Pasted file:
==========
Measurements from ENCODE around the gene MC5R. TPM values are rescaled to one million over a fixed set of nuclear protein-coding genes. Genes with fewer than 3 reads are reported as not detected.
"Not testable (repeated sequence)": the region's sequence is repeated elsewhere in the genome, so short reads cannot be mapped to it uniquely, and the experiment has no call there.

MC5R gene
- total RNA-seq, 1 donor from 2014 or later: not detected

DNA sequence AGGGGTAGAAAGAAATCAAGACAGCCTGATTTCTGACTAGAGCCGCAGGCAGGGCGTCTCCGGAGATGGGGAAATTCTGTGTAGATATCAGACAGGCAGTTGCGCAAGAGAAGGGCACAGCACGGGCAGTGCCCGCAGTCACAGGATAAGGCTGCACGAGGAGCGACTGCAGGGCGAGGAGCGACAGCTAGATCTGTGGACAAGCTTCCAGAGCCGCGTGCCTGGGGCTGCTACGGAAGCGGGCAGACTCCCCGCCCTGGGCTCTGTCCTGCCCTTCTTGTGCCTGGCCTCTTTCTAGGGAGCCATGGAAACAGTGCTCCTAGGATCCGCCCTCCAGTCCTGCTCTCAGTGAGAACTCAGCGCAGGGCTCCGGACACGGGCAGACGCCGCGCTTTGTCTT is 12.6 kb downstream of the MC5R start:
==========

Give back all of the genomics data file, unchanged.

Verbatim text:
Measurements from ENCODE around the gene MC5R. TPM values are rescaled to one million over a fixed set of nuclear protein-coding genes. Genes with fewer than 3 reads are reported as not detected.
"Not testable (repeated sequence)": the region's sequence is repeated elsewhere in the genome, so short reads cannot be mapped to it uniquely, and the experiment has no call there.

MC5R gene
- total RNA-seq, 1 donor from 2014 or later: not detected

DNA sequence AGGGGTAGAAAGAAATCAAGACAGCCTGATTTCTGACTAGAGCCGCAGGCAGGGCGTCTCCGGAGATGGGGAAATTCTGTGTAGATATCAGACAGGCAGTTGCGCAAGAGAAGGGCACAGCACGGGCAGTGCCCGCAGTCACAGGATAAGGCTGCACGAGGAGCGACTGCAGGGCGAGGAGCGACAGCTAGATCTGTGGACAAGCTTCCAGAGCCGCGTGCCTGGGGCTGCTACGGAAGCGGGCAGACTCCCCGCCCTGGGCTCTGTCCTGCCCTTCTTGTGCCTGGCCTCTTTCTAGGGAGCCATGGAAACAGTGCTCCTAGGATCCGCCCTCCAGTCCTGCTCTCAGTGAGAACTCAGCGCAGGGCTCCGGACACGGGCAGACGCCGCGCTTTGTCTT is 12.6 kb downstream of the MC5R start: